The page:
A character who has a great deal of influence on others but does not understand what others are feeling will often be blindsided by the actions of others. For example, Voldemort had a great deal of influence on Narcissa Malfoy’s emotions but underestimated a mother’s love for her child.

For many writers, it’s easier to write a loner character who doesn’t play well with others, but in real life, how much can a person without emotional intelligence resolve on their own? And if a loner character has high emotional intelligence, why are they loners? This can be explained to the reader through backstory, but it should be addressed in some way.

Perhaps a character can be emotionally intelligent for some things but not others. Maybe they’re smooth operators until they fall in love. Or they’re kind-hearted and generous, except when it comes to their neighbor with whom they have a long-standing feud. Maybe they’re great with their friends but not with strangers. Maybe they have no self-reflection at all and continually get in their own way. Maybe they wear their lack of emotional intelligence as a badge of honor, no matter how much it impedes them and harms others.

Make it make sense. I would refrain from using the phrase “emotional intelligence” in your explanations. This is definitely a “show, don’t tell” situation.

The idea is to develop characters whose natural personalities and life experiences match their emotional intelligence. Write so that the reader can understand what your characters have gone through and are going through, but do not spoon feed your audience. Let your readers put the pieces together for themselves.

Emotional intelligence is an excellent space to add skills and flaws that make your character feel real to the reader.

From Episode 61: 3 Main Ways Weather Can Enhance Your Writing

Many early drafts of books that cross my desk do not mention the weather. Yet we know that the weather is a powerful force in our lives, and it can have a profound impact on our stories. Weather can be symbolic or ironic, and it can also serve as foreshadowing, which is one of my favorite literary devices. Here are the three main ways I think weather enhances a story:

Weather can set the mood. A dark and stormy night creates a sense of foreboding or danger, and a long drought creates tension. You can also juxtapose the weather to what’s happening in the book, which can then give us information about the character’s mood. For example, a bright and sunny day can evoke feelings of happiness and hope, but if it’s bright and sunny during a funeral that might give you a chance to tell us that your protagonist is feeling out of place in the world or like things aren’t fair for them at the moment.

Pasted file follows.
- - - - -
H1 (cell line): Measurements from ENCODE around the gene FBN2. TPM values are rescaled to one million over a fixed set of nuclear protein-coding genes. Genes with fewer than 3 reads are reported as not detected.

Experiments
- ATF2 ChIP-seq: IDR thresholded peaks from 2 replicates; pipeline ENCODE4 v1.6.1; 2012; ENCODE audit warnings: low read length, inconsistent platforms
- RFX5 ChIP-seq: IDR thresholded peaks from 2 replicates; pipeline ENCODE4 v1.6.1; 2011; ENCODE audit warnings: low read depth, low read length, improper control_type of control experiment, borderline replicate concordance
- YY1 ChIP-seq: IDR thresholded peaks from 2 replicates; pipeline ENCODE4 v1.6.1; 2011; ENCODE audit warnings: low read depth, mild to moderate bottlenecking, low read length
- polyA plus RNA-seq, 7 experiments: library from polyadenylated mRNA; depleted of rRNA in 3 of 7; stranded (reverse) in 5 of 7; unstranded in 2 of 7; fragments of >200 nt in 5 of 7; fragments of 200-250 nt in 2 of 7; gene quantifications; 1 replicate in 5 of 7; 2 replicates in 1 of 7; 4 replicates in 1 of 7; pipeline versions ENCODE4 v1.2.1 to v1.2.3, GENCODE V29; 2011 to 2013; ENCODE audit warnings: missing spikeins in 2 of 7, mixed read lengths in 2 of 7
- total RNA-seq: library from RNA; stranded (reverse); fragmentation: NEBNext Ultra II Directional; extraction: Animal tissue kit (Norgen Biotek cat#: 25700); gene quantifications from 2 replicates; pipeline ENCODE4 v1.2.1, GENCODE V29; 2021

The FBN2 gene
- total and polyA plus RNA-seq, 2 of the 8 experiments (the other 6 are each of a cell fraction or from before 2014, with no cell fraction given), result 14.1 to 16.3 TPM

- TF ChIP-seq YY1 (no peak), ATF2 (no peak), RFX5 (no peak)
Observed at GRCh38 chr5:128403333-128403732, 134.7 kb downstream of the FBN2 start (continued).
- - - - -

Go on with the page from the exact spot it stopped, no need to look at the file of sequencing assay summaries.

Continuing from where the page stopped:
Weather can drive the plot. Weather raises the stakes in our own lives. Why wouldn’t it do the same in your book? For example, a natural disaster can force characters to evacuate their homes. A snowstorm might slow down a character who is trying to escape from a pursuer, and a character who is trying to find their way in the wilderness might get lost in a fog.

Weather can add realism. This is the main reason weather should be mentioned in your story. It makes stories feel more realistic and more complete when it is included. Of course, it’s important not to end up writing purple prose. Do not overdo it. At the same time, don’t make it read like a weather report (unless that fits the story). Even if you’re talking about a story taking place in a climate-controlled environment, that’s important to mention. Clarifying that your characters never see daylight and never feel the wind helps readers get into the world that you’re building.

From Episode 62: Naming Your Characters Like a Pro

Julian Simpson, a writer and director working in film, TV, and audio, recently discussed why some scripts don’t sound modern enough to be picked up by producers. One interesting thing he noted as a turn off to those in the business is when they receive a script with characters whose names don’t match their age. What that means is that all the characters were given names that don’t sound at all like what people were naming their kids during the decade in which the characters were born. I hope that doesn’t sound too confusing. But here’s an example, giving a 50-year-old male character a name like Chase or Brandon doesn’t make sense today because people were not naming their kids Chase or Brandon 50 years ago. It might be okay for one or two characters, and maybe you can explain why your character has a name that doesn’t fit their generation. It just seems easier to me to use a name that makes sense.

Of course, fantasy and sci-fi writers get a bit more wiggle room there, although I suppose they have to worry about giving their characters names that are too common.

st popular names by year from:

I hope you enjoyed this bonus episode. Next week, we’re on Spring Break. Do something fun. The week after that, we’ll be starting season 4. Now is the time to let me know what you’d like me to discuss.

Thank you so much for listening. As always, you deserved this break.

If you would like us to visit your favorite independent bookstore, feature your favorite independent author (even if it’s you), or discuss something you’re overthinking about, please email me at podcast@writingbreak.com.

Thank you for making space in your mind for The Muse today.

Writing Break is hosted by America’s Editor and produced by Allon Media with technical direction by Gus Aviles. Visit us at writingbreak.com or contact us at podcast@writingbreak.com.

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Rosemi Mederos


Rosemi is the founder of America's Editor, a book editing company.